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Second fire-break lockdown is likely early next year says Deputy Economy Minister

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A SECOND fire-break lockdown is likely in Wales in early January or February, a Welsh Government minister has warned.

Deputy Economy and Transport Minister, Lee Waters, said the current firebreak was unlikely to be the last in Wales – with England “expected” to follow.

Wales is currently in the middle of a two-week national lockdown to try and control the spread of coronavirus, he said.

Speaking on BBC Radio Wales Sunday Supplement programme he said people should be prepared to come in and out of lockdowns until a Covid-19 vaccine is found.

He said: “This is not the last lockdown we are going to see the projections we published in a worst case scenario show it’s likely we are going to need another firebreak in January or
February.”

He added that Wales is now witnessing a second peak, with critical care admissions increasing by 57% this week alone, and that was why the Welsh Government has introduced this “short, sharp” intervention.”

Lee Waters thinks that one lockdown will not be enough

Plaid Cymru said it was vital the test and trace system was improved during this firebreak to break the cycle of “devastating” national lockdowns.
“It is concerning to hear talk of plans for future firebreaks at the start of this reset,” said shadow health minister Rhun ap Iorwerth.
“If the Welsh Government puts effective measures in place over the next fortnight, a new strategy for the months ahead, it should be aiming to avoid having to return to these tight nationwide restrictions.
“Ministers must resolve the issues within the test, trace, support and isolate system to enable the newly adopted zero-Covid strategy to be successfully implemented.”

Meanwhile, a 28-year-old man has been charged with criminal damage and contravention of coronavirus regulations after allegedly being filmed removing plastic from items in a Tesco store.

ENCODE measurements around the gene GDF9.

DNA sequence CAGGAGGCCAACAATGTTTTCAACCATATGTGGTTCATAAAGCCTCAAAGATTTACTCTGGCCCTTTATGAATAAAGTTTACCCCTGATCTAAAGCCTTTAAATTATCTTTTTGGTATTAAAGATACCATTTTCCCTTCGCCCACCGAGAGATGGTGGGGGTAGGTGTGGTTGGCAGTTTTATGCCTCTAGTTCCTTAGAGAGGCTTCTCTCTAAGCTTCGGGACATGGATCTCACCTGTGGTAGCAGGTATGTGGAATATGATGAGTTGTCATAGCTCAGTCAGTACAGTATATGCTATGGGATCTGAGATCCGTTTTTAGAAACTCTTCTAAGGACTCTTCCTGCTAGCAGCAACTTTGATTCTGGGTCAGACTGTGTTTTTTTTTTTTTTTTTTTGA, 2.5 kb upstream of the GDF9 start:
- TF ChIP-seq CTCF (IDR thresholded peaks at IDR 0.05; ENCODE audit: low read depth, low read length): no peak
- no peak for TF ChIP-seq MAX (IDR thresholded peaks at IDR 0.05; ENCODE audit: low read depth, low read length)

Gwilym Owen, 28, will appear before magistrates on November 24 following the incident in the Bangor Tesco Extra store on Friday.

North Wales Police said Owen, from Anglesey, has been further charged with several public order offences.

Owen allegedly posted the video of himself on his Facebook account. A man is heard saying “since when has clothes been exempt?”, “rip the f***ers off!” and “kids’ f***ing clothes, it is a disgrace.”

As staff attempt to challenge the man and to stop him, he swore at them. He can be heard saying: “Since when have clothes been non-essential?”

A spokesperson for Tesco said: “Under new restrictions set out by the Welsh Government, we are currently unable to sell ‘non-essential’ items in our stores.
“Our colleagues have worked hard to put these measures in place and we ask that customers please respect these restrictions.”

Despite a petition which has now more than 50,000 signatures, The Welsh Government said: “We are not reviewing the requirements for supermarkets not to sell non-essentials we are going to review how it’s working in practice. Clearly there are some bumps.”

On the Andrew Marr Show, Labour’s health minister, Vaughan Gething also confirmed that the Welsh Government’s ban on the sale of non-essential items in supermarkets will also remain in place.

Health

Police and drugs advice service issue warning over ‘deadly batch’ of heroin

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POLICE have asked the media to issue a warning over a batch of heroin.

The drug circulating in west Wales, first detected in Llanelli, is particularly dangerous, it has been confirmed.

“We are warning drug users to take extra care following reports of a particularly harmful batch of heroin circulating in the Llanelli area” said a Dyfed-Powys Police spokesperson.

“We have reasons to believe some drugs being distributed and used in the Carmarthenshire area at present have been contaminated with other substances and could be extremely dangerous for anyone taking them.

“We would also appeal to drug users to seek medical attention immediately if they become unwell.

“Please share this information with anyone you believe could come into contact with these drugs.

”In an emergency or if you think someone’s life is at risk always dial 999.”

Earlier this week Barod, the drug and alcohol abuse service reported a dangerous and toxic heroin circulating in Pembroke Dock which a spokesperson described as being ‘potentially deadly’.

To comes as Public Health England issued a formal alert about the risks of heroin containing fentanyl or carfentanyl.

The warning reads: “There is significant evidence from a small number of post-mortem results of recent drug user deaths and from police seizures that some heroin may contain fentanyl or carfentanyl added by dealers.

“These are highly potent synthetic opioids and very small amounts can cause severe or even fatal toxicity.